Wednesday, April 29, 2009

Camille not Camilla

monoserigraph of my niece, Camille
This print is of my neice, Camille. I'm Camilla, she is Camille.

Monoserigraph with two passes.

In process photo:
Painting on the screen

Monday, April 27, 2009


salted print

Every year, they look smaller and smaller; their skin now appears like confection--the kind which must be eaten just after preparation, before it falls.


salted print

Sunday, April 19, 2009

Hands and Face

Another demo, this one for Roxanne Sexauer's print survey class at CSULB. I stepped up my game and made an instructional flier for this one.

Monoserigraphy demo

I spent a good bit of time painting this one for the demo, and since printing some people have been confused about the process, thinking it was photo based instead of paint based. These are indeed all from observational painting and drawing, with the signature look of the monoserigraph process.

Monoserigraphy demo

Next demo: April 27th, 4pm at CSULB.

Thursday, April 09, 2009

Hands were green, 2

"Hands Were Green"

Printed on larger paper and situationed differently. And also, hung with pants hangers.

Saturday, April 04, 2009


Nate stabs at the wobbly coffee table with two fingers. "Two! Two to beat!" My friend transforms into a hustler as he teaches me to play Threes. He taps at the table with his two demoralizing fingers and I realize that if he had achieved a perfect score of zero he would not be able to perform this piece of intimidation theatre, but then, if he had achieved a perfect score there would be little reason to haze the other players. I perform a series of actions with the dice and come up with a higher score than two. Tom follows me, and with a worse score. Nate collects the three dollars from the center of the table while simultaneously convincing me to deposit another dollar in the spot my previous dollar had occupied. I'm suckered, and pull the bill out of my wallet. As the winner of the previous round, it has been explained to me, Nate rolls first. Finishing his turn with a perfect score, his gloat floats up through his barely structured imperturbability. Before the round is over, he and Tom are already reminiscing about previous games in which other such improbable feats were achieved. Tom and I take our turns more out of adherence to rules than to any expectation of winning.

We are at the party held in an illegally occupied loft because of a promise of wildness. I arrived with two girls who I had met only an hour earlier, and upon arrival I immediately set off to explore the premises. My exploration was significantly shorter than I had hoped it would be, as I was locked in a stairwell suddenly--the door shut behind me as the proprietor of the establishment was securing the more personal spaces in the loft, such as this stair well packed with bike parts and assorted items stacked in milkcrates. Instead of being frightened, I'm instead excited by what I perceive as the element of the unexpected materializing. But I'm quickly retrieved from the locked room, and the musicians in the main room start to play a slow dirgelike jazz. The dice came out in an effort to engender some seediness into the otherwise staid and respectable party.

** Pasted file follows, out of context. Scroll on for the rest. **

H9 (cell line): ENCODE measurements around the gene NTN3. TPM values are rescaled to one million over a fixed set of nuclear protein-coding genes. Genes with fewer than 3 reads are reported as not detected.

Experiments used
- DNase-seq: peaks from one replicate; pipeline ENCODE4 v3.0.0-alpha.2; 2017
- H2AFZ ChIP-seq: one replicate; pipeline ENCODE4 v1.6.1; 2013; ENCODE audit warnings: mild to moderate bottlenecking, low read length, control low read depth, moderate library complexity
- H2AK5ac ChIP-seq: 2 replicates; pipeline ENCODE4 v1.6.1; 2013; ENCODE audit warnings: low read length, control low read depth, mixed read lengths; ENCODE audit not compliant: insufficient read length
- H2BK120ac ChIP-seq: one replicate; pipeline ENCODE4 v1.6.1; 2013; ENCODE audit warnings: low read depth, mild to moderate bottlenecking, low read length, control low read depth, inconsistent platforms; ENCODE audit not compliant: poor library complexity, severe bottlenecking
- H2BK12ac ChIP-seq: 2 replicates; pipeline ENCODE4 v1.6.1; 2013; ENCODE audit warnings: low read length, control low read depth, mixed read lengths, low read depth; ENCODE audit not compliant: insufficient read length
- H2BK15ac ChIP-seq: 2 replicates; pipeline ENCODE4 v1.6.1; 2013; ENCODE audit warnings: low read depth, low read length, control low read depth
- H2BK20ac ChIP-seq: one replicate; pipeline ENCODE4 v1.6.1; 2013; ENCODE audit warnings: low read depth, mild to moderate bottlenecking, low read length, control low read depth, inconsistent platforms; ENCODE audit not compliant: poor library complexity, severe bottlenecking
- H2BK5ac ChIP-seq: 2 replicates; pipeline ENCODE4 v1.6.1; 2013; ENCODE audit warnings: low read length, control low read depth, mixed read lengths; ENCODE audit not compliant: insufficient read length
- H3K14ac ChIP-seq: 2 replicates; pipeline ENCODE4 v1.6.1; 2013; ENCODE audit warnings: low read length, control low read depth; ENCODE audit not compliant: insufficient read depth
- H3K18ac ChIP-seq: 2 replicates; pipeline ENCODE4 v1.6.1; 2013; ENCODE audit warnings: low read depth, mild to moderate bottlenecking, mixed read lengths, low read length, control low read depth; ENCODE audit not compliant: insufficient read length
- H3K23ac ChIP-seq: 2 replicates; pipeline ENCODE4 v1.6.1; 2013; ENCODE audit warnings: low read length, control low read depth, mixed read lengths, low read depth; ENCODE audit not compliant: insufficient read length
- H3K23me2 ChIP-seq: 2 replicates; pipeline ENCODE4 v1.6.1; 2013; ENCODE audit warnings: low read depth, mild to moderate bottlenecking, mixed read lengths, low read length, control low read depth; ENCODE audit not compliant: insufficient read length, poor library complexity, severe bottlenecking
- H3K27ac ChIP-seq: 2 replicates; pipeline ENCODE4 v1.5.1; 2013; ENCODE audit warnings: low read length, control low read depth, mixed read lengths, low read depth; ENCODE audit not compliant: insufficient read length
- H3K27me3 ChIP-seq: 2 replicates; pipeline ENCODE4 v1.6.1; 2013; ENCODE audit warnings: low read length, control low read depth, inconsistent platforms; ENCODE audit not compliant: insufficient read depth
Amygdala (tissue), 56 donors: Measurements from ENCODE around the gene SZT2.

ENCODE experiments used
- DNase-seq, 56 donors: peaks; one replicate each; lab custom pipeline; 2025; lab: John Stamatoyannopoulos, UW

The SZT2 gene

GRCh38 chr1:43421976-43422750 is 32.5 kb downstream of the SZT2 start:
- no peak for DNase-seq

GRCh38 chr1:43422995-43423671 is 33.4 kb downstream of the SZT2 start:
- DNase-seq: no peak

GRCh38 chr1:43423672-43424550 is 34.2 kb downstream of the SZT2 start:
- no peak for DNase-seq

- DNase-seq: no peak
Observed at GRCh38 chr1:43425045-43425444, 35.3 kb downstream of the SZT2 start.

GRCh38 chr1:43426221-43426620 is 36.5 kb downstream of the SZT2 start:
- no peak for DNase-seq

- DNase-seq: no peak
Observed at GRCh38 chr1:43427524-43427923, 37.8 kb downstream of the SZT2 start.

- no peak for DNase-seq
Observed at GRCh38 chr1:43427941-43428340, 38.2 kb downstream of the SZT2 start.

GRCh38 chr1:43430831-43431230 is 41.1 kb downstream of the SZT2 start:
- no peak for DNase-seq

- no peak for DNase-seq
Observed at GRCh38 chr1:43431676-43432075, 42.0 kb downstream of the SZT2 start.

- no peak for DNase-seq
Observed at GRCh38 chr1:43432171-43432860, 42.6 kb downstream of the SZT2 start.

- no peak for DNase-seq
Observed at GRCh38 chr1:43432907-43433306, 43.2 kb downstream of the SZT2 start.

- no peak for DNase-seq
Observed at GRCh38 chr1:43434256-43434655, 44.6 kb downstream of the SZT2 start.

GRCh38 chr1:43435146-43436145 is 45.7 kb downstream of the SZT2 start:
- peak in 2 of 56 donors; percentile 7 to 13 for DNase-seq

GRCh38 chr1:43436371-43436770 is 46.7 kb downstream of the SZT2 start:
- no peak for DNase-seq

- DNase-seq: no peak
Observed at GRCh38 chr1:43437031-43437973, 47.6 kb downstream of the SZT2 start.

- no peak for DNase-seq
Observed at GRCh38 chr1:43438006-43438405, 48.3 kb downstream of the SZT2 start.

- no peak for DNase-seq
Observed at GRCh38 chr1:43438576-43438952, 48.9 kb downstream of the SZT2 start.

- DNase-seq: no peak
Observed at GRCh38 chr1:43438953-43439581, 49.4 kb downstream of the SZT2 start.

Girls I knew in the past have disappeared, unfound despite the vast wealth of interconnectivity offered by the internet and its promised destruction of mystery. They've slipped away from themselves, from the selves I knew, like an insect moving into its next phase of life, leaving behind the empty carapace of yearbook photos, emails sent form a defunct address. They've changed their names and passed into a new identity and all accept it with the ease of habit, as unremarkable as a haircut.

Monoserigraphy demo

We leave for another illegally occupied loft, this one with promises from one of the newly met girls of a much greater degree of illegal occupiedness. Yes, this is the sort of place one could get stabbed in. I attempt to explore again, investigating a couple of pup tents in a corner and a cursory look reveals that these are in fact the bedrooms of the occupants. The veneer of childishness slips from us and we resume our spot next to our box of gas station beers and sloughed off layers of coats.

Wednesday, April 01, 2009

It snowed

Lula Cafe

To Chicago I went, where I learned things which can only serve to contribute to further failure to get to work, returned home feeling like someone had spent the duration of the previous night in attempts to kill me by slow throttling. THe blame for this sudden onset of sickness I place upon the great masses of children I came into contact with while in Chicago. Children are filthy and carriers of disease. That is an accepted fact.

At an Arial Pink show (or Oral Pink, or Aural Pink, I was never quite sure which), Nate, my new Chicago friend Akasha and I danced like 5 year olds and got yelled at by other more staid music appreciators. A hairdresser told me that I had a great haircut, and I embarrassed myself with my enthusiasm for the complement.

The conference I was ostensible in town to attend I spent as little time at as possible. After vainly attempting to attend the overpacked demonstrations and panel discussions, I ended up spending the majority of my time with my resident Chicago friends and getting cold walking through weather I'm not well suited to.